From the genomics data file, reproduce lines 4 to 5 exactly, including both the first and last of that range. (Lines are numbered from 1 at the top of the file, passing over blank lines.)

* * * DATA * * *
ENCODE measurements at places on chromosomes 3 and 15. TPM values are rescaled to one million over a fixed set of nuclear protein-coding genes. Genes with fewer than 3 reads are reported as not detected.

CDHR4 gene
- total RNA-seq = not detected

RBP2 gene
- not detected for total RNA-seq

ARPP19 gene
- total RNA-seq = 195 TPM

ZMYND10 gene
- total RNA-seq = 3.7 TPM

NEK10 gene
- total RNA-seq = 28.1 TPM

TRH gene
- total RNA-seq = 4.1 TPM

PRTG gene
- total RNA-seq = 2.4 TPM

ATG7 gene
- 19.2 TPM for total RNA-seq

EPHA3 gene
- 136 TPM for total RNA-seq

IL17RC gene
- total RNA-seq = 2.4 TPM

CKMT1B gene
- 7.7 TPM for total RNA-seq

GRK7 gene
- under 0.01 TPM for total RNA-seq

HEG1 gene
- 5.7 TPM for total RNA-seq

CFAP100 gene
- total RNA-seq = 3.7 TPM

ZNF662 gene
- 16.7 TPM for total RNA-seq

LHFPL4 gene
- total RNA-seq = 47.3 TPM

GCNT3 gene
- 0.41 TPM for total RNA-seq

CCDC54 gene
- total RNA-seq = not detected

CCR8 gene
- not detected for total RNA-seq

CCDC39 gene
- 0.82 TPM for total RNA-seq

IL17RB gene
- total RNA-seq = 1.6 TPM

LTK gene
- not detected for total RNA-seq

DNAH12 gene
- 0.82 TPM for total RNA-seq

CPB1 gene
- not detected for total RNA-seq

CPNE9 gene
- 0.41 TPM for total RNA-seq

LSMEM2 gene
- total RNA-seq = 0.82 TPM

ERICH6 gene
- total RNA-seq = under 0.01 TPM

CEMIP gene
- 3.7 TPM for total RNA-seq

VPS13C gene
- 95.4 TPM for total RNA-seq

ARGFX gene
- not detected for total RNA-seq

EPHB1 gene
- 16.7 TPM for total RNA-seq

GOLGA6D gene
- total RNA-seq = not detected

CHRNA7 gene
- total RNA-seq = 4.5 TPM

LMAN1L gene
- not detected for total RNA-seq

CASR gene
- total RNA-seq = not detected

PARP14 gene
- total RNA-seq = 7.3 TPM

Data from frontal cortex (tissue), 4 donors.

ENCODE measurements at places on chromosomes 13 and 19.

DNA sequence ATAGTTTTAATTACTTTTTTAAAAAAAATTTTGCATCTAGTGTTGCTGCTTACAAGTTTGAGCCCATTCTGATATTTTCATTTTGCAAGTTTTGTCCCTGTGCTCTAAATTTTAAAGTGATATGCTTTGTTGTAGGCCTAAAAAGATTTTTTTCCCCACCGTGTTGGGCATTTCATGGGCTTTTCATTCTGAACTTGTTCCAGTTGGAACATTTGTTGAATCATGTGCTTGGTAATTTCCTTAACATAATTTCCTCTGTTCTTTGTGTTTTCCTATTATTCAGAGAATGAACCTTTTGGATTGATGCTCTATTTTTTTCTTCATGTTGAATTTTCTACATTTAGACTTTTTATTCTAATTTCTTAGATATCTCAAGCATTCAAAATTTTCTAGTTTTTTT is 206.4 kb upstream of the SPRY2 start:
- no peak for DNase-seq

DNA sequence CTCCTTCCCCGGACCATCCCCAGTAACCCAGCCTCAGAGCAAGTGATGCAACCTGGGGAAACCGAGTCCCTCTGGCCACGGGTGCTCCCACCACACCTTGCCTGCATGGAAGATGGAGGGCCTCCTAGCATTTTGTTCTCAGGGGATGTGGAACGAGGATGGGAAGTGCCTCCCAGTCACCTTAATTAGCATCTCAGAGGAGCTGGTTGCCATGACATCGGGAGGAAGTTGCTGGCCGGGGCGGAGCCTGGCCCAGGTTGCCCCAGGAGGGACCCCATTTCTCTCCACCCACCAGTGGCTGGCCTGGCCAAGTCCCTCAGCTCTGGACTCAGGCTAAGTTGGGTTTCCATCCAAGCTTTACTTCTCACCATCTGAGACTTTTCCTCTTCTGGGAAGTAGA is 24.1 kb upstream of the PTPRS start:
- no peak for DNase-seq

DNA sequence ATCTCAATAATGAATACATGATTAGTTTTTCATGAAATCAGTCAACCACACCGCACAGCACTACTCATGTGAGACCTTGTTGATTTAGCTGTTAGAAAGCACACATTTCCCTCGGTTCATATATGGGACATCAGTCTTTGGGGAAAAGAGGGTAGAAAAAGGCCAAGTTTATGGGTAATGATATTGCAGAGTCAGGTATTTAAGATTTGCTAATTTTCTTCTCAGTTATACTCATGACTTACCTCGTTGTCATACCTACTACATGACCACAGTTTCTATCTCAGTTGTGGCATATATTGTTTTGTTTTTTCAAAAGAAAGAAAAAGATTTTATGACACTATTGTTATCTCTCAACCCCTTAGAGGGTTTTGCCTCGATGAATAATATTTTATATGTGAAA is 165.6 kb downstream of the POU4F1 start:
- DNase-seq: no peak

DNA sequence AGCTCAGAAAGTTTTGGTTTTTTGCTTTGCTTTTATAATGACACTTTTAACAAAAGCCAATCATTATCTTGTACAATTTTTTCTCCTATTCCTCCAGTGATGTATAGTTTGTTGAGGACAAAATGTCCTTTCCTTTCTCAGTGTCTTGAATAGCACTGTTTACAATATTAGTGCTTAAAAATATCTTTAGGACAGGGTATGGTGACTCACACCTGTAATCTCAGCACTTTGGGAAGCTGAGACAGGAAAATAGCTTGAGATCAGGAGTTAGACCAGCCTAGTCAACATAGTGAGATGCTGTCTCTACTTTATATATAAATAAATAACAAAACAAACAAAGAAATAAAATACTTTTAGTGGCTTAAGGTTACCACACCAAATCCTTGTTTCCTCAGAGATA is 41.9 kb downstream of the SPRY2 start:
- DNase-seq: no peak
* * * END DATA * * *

RBP2 gene
- not detected for total RNA-seq